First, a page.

I want to elaborate on that last point a bit because it did cause a lot of confusion for myself and other jurors. You are not assigning guilt by indicting someone. You are simply moving it to trial. You do not need to believe beyond a reasonable doubt to move ahead. This is difficult, as we’ve all seen TV shows and movies where we think it’s simpler than it really is. Real life is not like the movies. If you are asking questions that don’t make sense, the assistant district attorneys will make it known. You just need to hear enough to believe. Again, cases involving sexual abuse or violence were particularly difficult here.
Once you hear all the evidence, the associate district attorney will present each charge one by one. After that, the stenographer and the attorney will leave the room and let the jury deliberate (talk about it and vote). At this point you need 12 to make a decision on either an indictment or dismissal as described above.
Learnings and Takeaways
In my county of Brooklyn, by far the most common case we heard was where someone possessed unregistered weapons. This wasn’t really a surprise, but it’s still a bit nerve wracking to see firsthand how many people are packing heat out there. Fully loaded and live weapons too.
A bit more surprising, and this is probably because I am a white cis male, is the second most common case we heard was sexual violence against women (in the form of rape or abuse). It gave me profound insight into how common it is. It also gave a lot of insight into why most women do not report it. I mean, why wouldn’t you, right? If you were raped or abused, wouldn’t you? That’s what I always used to think before I had this experience, and now I understand why it is so underreported.
Firstly, the victim has to come into a courtroom and retell this terrible, embarrassing story to a room full of complete strangers. Often, they were crying while telling it. This experience alone probably prevents most from doing it. It is quite sad to hear about a traumatic experience like this, especially when it’s from men.
There were also certainly biases that came up in the room when we had to vote on these cases. The women always voted yes, and the men had trouble believing it. It is all too easy to just accuse someone of something without any hard evidence. Upon further thinking though, that’s how most rape cases start. You just have to believe they are telling the truth and let the trial decide on whether a charge is made or not. The evidence was sufficient and I had reasonable cause to believe, so I voted according to my job description, biases or not. I do think this is a particularly hard problem with rape cases and would not be surprised in a grand jury made up of a male majority where rape cases get dismissed due to these biases. We need to do better, as men and as a society.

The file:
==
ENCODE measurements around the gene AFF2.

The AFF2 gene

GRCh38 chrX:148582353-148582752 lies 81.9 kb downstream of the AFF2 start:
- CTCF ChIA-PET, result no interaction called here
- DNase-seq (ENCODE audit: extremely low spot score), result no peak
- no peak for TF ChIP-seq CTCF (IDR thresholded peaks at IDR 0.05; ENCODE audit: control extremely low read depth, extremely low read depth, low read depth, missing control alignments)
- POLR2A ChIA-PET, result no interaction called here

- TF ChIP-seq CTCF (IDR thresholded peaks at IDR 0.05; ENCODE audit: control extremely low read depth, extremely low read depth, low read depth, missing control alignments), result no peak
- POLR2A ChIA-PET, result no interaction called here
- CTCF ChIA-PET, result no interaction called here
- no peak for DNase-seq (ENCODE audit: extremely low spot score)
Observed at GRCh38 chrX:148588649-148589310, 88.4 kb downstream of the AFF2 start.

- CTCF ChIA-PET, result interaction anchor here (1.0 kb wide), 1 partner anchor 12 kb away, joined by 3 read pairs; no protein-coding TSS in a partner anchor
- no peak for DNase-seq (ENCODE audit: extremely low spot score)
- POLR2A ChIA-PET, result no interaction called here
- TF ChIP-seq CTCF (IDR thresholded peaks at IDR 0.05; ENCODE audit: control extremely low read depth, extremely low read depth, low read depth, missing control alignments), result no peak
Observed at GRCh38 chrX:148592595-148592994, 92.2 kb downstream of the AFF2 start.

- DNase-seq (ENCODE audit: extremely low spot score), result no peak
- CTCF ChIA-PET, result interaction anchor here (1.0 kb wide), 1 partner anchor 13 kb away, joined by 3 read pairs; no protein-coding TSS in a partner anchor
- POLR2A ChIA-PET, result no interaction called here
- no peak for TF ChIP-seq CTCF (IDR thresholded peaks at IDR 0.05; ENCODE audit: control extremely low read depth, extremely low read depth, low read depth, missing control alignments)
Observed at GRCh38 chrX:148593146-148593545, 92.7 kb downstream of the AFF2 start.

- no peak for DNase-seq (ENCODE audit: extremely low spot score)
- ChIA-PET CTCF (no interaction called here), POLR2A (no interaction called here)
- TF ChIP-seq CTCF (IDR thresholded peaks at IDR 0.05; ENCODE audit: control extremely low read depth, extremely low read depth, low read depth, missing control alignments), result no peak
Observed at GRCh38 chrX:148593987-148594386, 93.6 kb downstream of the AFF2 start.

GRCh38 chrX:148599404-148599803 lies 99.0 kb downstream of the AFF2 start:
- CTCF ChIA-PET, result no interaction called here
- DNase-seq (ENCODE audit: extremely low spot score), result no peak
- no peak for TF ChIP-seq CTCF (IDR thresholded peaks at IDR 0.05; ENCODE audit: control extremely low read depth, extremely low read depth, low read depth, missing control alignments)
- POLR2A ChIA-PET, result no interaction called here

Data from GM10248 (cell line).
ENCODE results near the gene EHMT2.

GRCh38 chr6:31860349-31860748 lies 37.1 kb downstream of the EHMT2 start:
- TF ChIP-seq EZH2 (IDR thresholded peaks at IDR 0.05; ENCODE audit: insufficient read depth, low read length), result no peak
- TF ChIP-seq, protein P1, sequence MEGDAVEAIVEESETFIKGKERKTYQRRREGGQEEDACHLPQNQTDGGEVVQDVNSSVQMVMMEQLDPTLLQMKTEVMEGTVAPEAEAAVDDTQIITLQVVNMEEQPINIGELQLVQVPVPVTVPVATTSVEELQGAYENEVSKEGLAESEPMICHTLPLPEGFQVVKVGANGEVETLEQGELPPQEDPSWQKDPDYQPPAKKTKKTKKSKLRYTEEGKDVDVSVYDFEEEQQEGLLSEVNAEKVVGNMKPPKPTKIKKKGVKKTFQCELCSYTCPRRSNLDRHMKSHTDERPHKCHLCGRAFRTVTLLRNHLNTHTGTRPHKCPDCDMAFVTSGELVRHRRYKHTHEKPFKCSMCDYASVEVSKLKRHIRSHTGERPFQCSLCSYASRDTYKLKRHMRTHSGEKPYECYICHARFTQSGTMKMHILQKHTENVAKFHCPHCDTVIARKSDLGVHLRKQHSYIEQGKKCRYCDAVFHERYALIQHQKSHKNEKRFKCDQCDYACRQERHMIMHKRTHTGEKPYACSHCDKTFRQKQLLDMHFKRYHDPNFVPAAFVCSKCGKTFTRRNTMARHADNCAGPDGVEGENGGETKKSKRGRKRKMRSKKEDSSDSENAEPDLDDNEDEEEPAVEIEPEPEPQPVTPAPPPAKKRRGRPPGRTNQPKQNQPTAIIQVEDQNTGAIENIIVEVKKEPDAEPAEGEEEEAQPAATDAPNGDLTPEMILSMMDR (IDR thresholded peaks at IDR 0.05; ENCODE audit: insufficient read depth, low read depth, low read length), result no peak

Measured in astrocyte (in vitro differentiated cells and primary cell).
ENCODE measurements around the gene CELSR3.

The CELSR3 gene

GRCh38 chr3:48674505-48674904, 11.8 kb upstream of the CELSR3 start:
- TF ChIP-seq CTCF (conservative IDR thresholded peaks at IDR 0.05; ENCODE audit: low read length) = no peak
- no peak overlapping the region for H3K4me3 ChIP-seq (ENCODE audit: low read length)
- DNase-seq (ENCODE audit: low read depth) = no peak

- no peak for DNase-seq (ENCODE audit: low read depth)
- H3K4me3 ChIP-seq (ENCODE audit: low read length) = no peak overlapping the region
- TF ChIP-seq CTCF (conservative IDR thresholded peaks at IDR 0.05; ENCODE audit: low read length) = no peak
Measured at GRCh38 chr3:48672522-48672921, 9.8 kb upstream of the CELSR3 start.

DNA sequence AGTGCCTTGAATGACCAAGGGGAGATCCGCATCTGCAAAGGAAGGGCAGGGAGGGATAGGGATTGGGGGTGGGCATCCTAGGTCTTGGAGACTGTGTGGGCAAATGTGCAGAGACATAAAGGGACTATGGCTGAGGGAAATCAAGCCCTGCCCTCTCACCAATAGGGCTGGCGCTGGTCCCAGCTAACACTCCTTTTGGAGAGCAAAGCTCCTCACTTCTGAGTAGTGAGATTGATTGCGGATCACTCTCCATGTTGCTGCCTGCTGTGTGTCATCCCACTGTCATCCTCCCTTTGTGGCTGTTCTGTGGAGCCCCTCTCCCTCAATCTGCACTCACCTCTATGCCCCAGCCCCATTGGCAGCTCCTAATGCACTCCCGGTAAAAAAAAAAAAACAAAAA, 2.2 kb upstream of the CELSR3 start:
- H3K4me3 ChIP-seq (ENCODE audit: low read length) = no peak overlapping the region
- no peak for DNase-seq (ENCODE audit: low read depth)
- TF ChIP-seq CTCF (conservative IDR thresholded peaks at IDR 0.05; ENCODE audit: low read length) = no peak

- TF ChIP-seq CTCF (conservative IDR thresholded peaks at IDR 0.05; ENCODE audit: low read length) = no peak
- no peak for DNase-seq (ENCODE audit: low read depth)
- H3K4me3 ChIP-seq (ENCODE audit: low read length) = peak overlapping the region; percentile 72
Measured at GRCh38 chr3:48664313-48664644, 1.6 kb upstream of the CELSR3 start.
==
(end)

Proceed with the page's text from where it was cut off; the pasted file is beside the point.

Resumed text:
Finally, I hate to admit that I do not think much will happen in the rape cases we decided on. The poor victims had no hard evidence, and will not pass the “beyond a reasonable doubt” test of trials. And this is where we come to why it is so underreported, because most likely nothing will happen. And the victim went through this harrowing process for nothing. As much as that sucks, we can’t become a country of witch hunts. It’s a sad reality and I hope we can figure out how we can fix this.
On the topic of the grand jury process in general, I got the feeling that we were really just there to rubber stamp cases for trial. It doesn’t take a whole lot to believe something even if you have doubts about it, it’s a very low bar. I found the process to be mostly bureaucratic and useless. I also find it pretty appalling to expect 23 people to put their lives on hold for an indefinite amount of time with a one day notice period. I was in a moment of my life where I could do it, but what if I couldn’t?
All in all, I don’t regret my decision to serve but it is not something I would want to do again. Thankfully, I have 8 years now before I even get summoned to another call for jury duty. If I am required to do so though, I will do it to the best of my ability. Most people hate doing any civic duty and I was quite amazed at the lengths people go to avoid it. It did give me some hope and affirmed my belief that our government works for us, not the other way around. I also met some interesting people I would never have the chance to meet otherwise.
I hope this article was interesting and gives you some insight into the judicial process. Try to have fun and make light of a tough (and boring) situation. It’s not something you get to do all the time!